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How To Invest and Save Money
Britt Erica Tunick is an award winning financial journalist who has spent the past 17 years writing about virtually every aspect of finance.

If COVID Has You Saving More, Make Sure You Are Doing So Wisely

If COVID Has You Saving More, Make Sure You Are Doing So Wisely

By Britt Erica Tunick

The arrival of the COVID-19 pandemic has not only changed the day-to-day lives of the average American, but it has also changed the way people are spending and saving money. If you are among those who are suddenly squirreling away more cash, make sure you are doing so wisely.

When the sudden need for social distancing shut down countless businesses and industries across the country and led to massive layoffs, many people who managed to keep their jobs by working remotely worried that their positions could eventually be cut as well. As a result of this uncertainty and ongoing social distancing requirements, people are spending more time at home, and not spending money on things like eating out, gym memberships, entertainment, and new clothing. This increase in savings comes at the same time as interest rates linger at historically low levels.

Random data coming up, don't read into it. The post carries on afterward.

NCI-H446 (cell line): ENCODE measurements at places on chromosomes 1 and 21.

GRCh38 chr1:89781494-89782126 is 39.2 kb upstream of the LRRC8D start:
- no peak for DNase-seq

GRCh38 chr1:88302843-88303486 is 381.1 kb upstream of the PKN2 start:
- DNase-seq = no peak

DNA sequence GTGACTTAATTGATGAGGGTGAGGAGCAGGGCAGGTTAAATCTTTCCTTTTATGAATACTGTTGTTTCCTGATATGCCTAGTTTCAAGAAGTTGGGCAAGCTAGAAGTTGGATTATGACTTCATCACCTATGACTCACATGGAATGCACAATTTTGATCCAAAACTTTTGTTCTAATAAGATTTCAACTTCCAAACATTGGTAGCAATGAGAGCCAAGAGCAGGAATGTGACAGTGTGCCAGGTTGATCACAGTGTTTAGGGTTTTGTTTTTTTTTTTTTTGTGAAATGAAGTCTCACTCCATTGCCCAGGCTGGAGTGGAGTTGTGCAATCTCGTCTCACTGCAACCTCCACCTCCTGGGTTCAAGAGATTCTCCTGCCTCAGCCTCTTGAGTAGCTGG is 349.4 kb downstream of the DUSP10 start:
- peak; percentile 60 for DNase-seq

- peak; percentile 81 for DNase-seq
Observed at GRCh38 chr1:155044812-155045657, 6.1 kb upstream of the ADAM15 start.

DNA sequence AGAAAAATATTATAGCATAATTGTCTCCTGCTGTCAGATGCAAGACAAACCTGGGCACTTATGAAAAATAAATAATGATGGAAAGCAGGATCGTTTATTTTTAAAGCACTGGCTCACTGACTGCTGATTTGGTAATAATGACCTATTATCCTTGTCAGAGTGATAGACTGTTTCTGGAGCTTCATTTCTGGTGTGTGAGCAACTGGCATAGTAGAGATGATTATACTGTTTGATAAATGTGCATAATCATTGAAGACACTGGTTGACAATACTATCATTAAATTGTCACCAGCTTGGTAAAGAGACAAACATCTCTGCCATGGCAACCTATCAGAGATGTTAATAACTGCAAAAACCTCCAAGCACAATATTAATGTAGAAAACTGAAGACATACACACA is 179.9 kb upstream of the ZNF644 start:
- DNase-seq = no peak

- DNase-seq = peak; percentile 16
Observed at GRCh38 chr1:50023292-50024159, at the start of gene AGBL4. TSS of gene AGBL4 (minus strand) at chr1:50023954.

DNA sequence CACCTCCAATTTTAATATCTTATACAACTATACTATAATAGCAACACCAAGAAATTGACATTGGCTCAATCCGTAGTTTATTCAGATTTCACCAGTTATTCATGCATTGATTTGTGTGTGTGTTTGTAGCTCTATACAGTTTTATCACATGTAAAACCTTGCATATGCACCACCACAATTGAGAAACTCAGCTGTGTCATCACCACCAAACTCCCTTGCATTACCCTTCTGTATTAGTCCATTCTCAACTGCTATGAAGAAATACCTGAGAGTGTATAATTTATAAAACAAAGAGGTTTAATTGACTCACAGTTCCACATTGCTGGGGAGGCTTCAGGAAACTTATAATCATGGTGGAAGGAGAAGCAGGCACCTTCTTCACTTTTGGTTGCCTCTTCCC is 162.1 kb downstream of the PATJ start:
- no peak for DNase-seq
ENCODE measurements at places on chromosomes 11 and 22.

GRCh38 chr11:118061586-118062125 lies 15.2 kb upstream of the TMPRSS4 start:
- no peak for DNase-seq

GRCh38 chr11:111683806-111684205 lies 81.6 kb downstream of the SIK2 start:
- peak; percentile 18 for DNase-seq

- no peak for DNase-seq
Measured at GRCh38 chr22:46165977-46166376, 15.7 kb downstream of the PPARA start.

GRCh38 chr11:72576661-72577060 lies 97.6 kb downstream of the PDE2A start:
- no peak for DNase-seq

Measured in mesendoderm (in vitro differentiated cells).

While there are no true “high interest” savings accounts in the current environment, the difference between saving your money in a checking account or a low-yield savings account versus a high-yield account can still be significant over the long-term once you factor in compounded growth.

Another option to consider, particularly if you have money that you know you will not need to access in the immediate future, are Certificates of Deposit (CDs). A CD is essentially a savings certificate whereby you agree to lock up your money for a specified amount of time. In exchange for not withdrawing any of your funds within that time period, you receive a set amount of interest when the CD has matured. Although interest rates on CDs are also on the lower end these days, they are still significantly higher than the options for traditional savings accounts. CDs are available in a range of maturity terms, from as short as 21 days, to up to 10 years, with the interest rates rising the longer you agree to lock up your money.